Swiss Re's Jolee Crosby: "The 2023 wildfire season never truly ended"

CEO praises Canadian insurers who have committed to mitigation

Swiss Re's Jolee Crosby: "The 2023 wildfire season never truly ended"

Insurance News

By Terry Gangcuangco

With hundreds of thousands of hectares burned in less than a month after this season’s first major wildfire, Swiss Re chief executive of reinsurance for Canada and English Caribbean Jolee Crosby has called on the insurance industry and Canadian governments to champion investment in proven wildfire protection measures.

“Implementing widely accepted mitigation practices greatly increases the probability that a home will survive future wildfire events,” Crosby wrote in a LinkedIn article.

“According to an ICLR (Institute for Catastrophic Loss Reduction) analysis, every $1 spent implementing the National Guide for Wildland Urban Interface Fires to make a new home fire-resistant saves owners, tenants, and society up to $35.

We applaud the work of Canada’s insurers who’ve made the commitment to mitigation. Here are just a few examples: Co-operators and BCAA Insurance offer a premium discount to policyholders who obtain FireSmart home assessments; Co-operators, with ICLR and other partners, have conducted Wildfire Community Preparedness Day for the past 10 years; Wawanesa has grant programs to fund community investments in wildfire protection; Intact, Gore Mutual, and Aviva Canada are collaborating with Wildfire Defense Systems Inc. to safeguard properties in Alberta and British Columbia by removing outdoor furniture and wood piles, setting up sprinkler systems, and applying fire-blocking gel and retardants to properties and nearby vegetation.”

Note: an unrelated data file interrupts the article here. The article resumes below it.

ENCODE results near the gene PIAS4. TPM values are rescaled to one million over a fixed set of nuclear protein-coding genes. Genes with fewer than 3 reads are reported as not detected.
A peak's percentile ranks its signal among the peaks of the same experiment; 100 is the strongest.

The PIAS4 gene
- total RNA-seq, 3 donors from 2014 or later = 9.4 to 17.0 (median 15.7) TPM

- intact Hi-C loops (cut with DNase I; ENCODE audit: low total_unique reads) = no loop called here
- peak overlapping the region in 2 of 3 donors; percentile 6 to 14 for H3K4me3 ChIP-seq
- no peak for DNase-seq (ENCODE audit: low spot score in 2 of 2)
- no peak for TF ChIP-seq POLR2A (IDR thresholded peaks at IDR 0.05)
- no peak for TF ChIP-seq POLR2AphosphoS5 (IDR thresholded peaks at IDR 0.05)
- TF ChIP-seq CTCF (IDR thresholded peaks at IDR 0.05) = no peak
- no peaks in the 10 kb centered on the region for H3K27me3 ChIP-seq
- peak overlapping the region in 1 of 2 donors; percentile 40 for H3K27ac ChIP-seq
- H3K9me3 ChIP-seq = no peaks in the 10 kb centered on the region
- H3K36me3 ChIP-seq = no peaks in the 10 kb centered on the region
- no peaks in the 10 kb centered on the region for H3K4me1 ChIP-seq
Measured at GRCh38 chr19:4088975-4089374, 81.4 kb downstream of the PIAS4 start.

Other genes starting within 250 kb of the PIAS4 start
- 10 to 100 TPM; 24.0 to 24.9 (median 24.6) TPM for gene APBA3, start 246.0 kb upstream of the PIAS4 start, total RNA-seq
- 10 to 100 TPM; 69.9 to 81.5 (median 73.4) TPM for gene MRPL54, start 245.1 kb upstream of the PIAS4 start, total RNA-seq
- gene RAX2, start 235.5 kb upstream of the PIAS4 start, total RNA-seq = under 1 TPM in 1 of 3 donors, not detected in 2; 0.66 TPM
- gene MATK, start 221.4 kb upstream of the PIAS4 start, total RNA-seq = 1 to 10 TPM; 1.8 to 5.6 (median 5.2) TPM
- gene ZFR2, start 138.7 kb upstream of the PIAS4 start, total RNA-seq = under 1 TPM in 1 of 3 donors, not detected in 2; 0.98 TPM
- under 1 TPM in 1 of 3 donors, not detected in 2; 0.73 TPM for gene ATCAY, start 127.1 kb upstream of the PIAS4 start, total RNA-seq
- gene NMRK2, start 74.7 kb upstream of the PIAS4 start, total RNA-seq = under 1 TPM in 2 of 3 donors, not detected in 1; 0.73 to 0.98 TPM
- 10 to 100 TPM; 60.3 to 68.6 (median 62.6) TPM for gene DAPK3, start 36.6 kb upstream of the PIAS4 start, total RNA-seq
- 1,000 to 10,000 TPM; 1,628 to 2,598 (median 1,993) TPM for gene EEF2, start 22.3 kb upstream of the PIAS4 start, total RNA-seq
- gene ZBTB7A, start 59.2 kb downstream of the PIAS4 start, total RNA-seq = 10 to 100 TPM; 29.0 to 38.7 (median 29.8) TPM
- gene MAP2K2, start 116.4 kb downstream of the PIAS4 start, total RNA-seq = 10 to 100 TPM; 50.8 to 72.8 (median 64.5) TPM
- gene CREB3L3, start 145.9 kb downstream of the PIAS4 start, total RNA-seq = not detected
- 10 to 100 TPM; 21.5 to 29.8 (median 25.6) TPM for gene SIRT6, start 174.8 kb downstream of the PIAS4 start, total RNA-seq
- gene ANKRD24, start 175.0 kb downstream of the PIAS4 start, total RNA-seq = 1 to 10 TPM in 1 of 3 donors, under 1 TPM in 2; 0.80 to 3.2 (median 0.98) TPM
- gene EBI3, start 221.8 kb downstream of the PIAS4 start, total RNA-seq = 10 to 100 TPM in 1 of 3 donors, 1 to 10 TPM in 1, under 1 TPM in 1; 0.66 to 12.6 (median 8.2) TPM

The CEO described the start of this year’s wildfire season as having been “especially intense,” citing the impact felt so early in the period.

“The first major wildfire of the year was detected in northern British Columbia on May 9,” Crosby noted. “Less than a month later, 1,388 fires had already burned approximately 469,000 hectares.

“In reality, though, the 2023 wildfire season never truly ended. About 150 fires from last year continued to smoulder underground during what was a relatively mild winter, then reignited in the early months of this year. Known as ‘zombie’ or holdover fires, these blazes persist beneath loose soil before resurfacing under the right conditions.”

She pointed out that, annually, wildfires burn 2.5 million hectares of land in Canada on average.

 “Canada’s re/insurers have paid wildfire claims of more than $5 billion over the last 10 years, which greatly outpaces any previous decade,” Crosby wrote. “The risk of even higher losses in the future driven by climate change and population shifts can be addressed by insurance working with governments to champion investment in proven wildfire protection measures.

“With technologies, partnerships, and smart allocation of risk capital, the re/insurance industry plays a pivotal role in providing a greater understanding of wildfire risks and driving the adoption of preventive measures to reduce financial burdens.”

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